• Dec 2023

Does drinking water lower glucose (blood sugar) levels?

Does drinking water lower glucose (blood sugar) levels?
  • Dehydration can negatively impact your glucose levels and worsen glucose spikes, also known as blood sugar spikes.
  • Drinking enough water can help you avoid dehydration and keep glucose steady.
  • Most adults should aim to drink around 2-3 litres of no- and low-sugar beverages a day to stay hydrated.

An important part of managing glucose levels and reducing glucose spikes is to ensure you’re drinking enough water every day. While drinking water alone will not lower your glucose, it will help you avoid dehydration, which can raise glucose (blood sugar) levels. 

Staying hydrated can help keep your glucose steady throughout the day and sidestep health concerns commonly linked to dehydration. Data shows adults who drink more than 1 litre of water daily had lower instances of high blood sugar compared to those drinking less than 1 litre a day. (1)  

Can water lower your glucose levels? 

There is a strong link between hydration and glucose levels. Water is an essential part of metabolism and helps your body process carbohydrates properly, which helps keep glucose steady. When you are dehydrated, your blood volume is less. This causes your blood to become more concentrated, which results in higher glucose levels. (2) 

Therefore, drinking enough water can help keep glucose levels steady by supporting digestion and metabolic processes as well as your cardiovascular and renal systems that work 24/7 processing and eliminating metabolic waste. (2)  

How much water do I need to drink to lower my glucose levels? 

The amount of fluid you need each day depends on a variety of factors like your age, your activity levels, the weather, and your diet. The recommended daily water intake varies but a good starting point is to aim for 6-8 glasses, roughly 1.4-1.8 litres from beverages, with total intake around 2-3 litres when accounting for the water content in foods like fruits, vegetables, and soups. (3) 

Stay on top of your hydration by drinking early and often throughout the day. Many lifestyle factors can dampen your thirst, so you may need to be proactive and not wait until you feel thirsty to hydrate yourself. By the time you physically feel thirsty, that’s often a sign that your body is already mildly dehydrated, especially if you’re experiencing symptoms like a headache, fatigue, or dizziness.

Tips to stay hydrated for steady glucose:

  • To remind yourself to drink regularly, you may benefit from setting reminders on your phone throughout the day to drink enough water.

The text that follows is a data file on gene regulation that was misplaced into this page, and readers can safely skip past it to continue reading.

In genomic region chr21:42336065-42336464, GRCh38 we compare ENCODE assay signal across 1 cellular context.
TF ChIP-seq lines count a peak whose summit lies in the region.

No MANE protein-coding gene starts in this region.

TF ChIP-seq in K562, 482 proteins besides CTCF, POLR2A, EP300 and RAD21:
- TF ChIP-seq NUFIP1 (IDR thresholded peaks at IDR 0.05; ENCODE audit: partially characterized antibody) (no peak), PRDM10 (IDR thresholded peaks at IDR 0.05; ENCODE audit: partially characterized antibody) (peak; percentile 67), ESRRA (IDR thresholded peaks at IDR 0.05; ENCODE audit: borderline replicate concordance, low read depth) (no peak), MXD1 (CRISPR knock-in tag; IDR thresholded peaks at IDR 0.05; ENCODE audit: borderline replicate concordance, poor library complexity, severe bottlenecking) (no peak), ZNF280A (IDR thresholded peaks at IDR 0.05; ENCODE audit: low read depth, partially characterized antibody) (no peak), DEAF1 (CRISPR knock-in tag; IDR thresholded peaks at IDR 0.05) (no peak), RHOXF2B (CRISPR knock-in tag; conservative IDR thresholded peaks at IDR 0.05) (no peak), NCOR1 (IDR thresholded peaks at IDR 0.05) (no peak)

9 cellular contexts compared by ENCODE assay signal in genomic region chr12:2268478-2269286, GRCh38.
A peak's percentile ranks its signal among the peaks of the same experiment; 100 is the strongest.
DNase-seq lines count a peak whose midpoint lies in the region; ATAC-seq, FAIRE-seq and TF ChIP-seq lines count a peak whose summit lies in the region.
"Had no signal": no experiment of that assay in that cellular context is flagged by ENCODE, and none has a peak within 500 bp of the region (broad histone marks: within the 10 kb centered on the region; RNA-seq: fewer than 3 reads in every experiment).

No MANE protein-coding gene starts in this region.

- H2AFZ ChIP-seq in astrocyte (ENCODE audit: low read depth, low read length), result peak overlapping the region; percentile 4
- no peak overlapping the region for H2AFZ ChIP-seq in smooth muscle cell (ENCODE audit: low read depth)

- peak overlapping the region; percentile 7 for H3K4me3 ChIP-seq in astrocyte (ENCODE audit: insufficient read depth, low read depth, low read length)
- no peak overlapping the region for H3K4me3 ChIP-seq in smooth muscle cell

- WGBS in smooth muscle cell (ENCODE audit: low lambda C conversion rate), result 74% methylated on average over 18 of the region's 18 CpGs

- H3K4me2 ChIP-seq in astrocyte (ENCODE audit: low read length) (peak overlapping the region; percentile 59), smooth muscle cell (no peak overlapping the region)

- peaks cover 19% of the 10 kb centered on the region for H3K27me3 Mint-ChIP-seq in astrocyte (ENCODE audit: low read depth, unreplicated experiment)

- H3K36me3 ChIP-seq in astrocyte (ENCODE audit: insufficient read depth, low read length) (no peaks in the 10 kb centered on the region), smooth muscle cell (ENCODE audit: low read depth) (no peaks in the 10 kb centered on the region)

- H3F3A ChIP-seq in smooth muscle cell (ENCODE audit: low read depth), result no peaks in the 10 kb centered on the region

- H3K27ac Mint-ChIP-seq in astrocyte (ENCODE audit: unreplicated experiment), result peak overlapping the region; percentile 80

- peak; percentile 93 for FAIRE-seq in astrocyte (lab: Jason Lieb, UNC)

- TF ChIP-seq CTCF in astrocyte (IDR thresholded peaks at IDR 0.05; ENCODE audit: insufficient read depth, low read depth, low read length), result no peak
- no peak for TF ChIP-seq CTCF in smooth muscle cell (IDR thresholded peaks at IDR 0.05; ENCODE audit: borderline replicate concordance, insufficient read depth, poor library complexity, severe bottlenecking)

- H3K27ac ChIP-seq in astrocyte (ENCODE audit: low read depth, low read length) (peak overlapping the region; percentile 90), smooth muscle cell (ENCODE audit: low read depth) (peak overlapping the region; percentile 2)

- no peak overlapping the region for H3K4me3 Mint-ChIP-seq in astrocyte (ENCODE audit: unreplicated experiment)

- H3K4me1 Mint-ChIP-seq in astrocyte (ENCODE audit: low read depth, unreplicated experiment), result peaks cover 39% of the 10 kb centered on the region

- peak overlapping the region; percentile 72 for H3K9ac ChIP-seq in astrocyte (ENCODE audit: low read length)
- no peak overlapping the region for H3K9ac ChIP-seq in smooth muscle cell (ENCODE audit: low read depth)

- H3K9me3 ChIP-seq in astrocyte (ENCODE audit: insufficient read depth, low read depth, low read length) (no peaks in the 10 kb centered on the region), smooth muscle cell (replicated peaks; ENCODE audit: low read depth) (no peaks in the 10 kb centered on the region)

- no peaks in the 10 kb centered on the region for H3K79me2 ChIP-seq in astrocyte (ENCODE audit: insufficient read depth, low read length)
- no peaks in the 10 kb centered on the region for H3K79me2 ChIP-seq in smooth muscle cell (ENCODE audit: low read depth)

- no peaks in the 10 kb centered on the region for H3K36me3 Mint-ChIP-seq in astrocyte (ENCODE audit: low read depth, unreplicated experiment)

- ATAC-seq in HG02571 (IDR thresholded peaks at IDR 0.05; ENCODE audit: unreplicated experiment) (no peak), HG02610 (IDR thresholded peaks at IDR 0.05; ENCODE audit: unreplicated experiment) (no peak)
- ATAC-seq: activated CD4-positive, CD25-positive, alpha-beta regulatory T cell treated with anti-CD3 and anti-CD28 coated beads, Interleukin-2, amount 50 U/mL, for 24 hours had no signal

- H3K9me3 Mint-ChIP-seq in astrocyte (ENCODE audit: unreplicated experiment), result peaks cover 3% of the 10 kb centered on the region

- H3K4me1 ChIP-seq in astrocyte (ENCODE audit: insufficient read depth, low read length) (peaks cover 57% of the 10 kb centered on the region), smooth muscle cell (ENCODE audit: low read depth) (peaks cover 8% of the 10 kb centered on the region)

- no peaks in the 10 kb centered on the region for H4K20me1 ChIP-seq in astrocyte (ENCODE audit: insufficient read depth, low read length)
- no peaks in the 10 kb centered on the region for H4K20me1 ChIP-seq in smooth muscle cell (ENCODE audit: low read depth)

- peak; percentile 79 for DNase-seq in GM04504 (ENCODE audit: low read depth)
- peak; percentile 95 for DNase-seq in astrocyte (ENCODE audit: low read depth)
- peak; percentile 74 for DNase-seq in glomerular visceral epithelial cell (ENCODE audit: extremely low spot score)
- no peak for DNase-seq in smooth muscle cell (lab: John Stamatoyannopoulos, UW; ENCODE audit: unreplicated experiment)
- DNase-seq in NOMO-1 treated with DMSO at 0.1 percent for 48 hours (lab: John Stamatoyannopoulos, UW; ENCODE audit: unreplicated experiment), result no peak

• Start your day with a glass of water as soon as you wake up then have another glass with your coffee or tea. This helps you front-load your daily fluid intake.
  • Carry a reusable bottle with you wherever you go. This will help you to stay hydrated throughout the day. 
  • If you struggle to drink plain water, you can hydrate with other no- and low sugar drinks, like flavoured water, sparkling water, zero-sugar carbonated beverages, herbal teas, or fruit-infused water. 
  • Be mindful when consuming drinks with caffeine or alcohol. While they contribute towards fluid intake, coffee, tea, and energy drinks all contain caffeine, which can have negative effects on glucose in some people. (4) Alcohol can raise, lower, or have a neutral effect on your glucose levels depending on what it’s consumed with. (5)
  • Besides drinks, remember to eat plenty of fruits and vegetables. Most are high in water content, helping to keep you feeling full and hydrated.


How fast does drinking water lower your glucose levels?

Drinking water will not automatically lower your glucose levels, which is why remaining consistently hydrated (and avoiding dehydration) is important to prevent glucose spikes. If you notice you are experiencing a glucose spike, it’s a good idea to drink extra water and continue to hydrate yourself, but it’s not likely to directly reduce your glucose.

A final note from Lingo

Staying hydrated is an essential way to support healthy metabolism and steady glucose. Drinking consistently throughout the day is key. You should aim to drink at least 6-8 glasses of water, roughly 1.4-1.8 litres. Besides water, drinks with no or low sugar are the best beverage options for steady glucose.

Using a continuous glucose monitor like Lingo can help you understand your habits and patterns and work towards limiting glucose spikes.  

Lingo is not a medical device and not designed to treat or diagnose any disease or illness. If you have medical questions or concerns regarding your glucose, please contact your doctor.

December 20, 2023


  1. Roussel R, Fezeu L, Bouby N, Balkau B, Lantieri O, Alhenc-Gelas F, Marre M, Bankir L; D.E.S.I.R. Study Group. Low water intake and risk for new-onset hyperglycemia. Diabetes Care. 2011 Dec;34(12):2551-4. https://pubmed.ncbi.nlm.nih.gov/21994426/

  2. Vanhaecke T, Perrier ET, Melander O. A Journey through the Early Evidence Linking Hydration to Metabolic Health. Ann Nutr Metab. 2020;76 Suppl 1:4-9. https://pubmed.ncbi.nlm.nih.gov/33774620/

  3. Water, drinks and your health. nhs.uk. Accessed December 22, 2022. nhs.uk/live-well/eat-well/food-guidelines-and-food-labels/water-drinks-nutrition/

  4. Moisey LL, Kacker S, Bickerton AC, Robinson LE, Graham TE. Caffeinated coffee consumption impairs blood glucose homeostasis in response to high and low glycemic index meals in healthy men. Am J Clin Nutr. 2008 May;87(5):1254-61. https://pubmed.ncbi.nlm.nih.gov/18469247/

  5. Brand-Miller JC, Fatema K, Middlemiss C, Bare M, Liu V, Atkinson F, Petocz P. Effect of alcoholic beverages on postprandial glycemia and insulinemia in lean, young, healthy adults. Am J Clin Nutr. 2007 Jun;85(6):1545-51. https://pubmed.ncbi.nlm.nih.gov/17556691/

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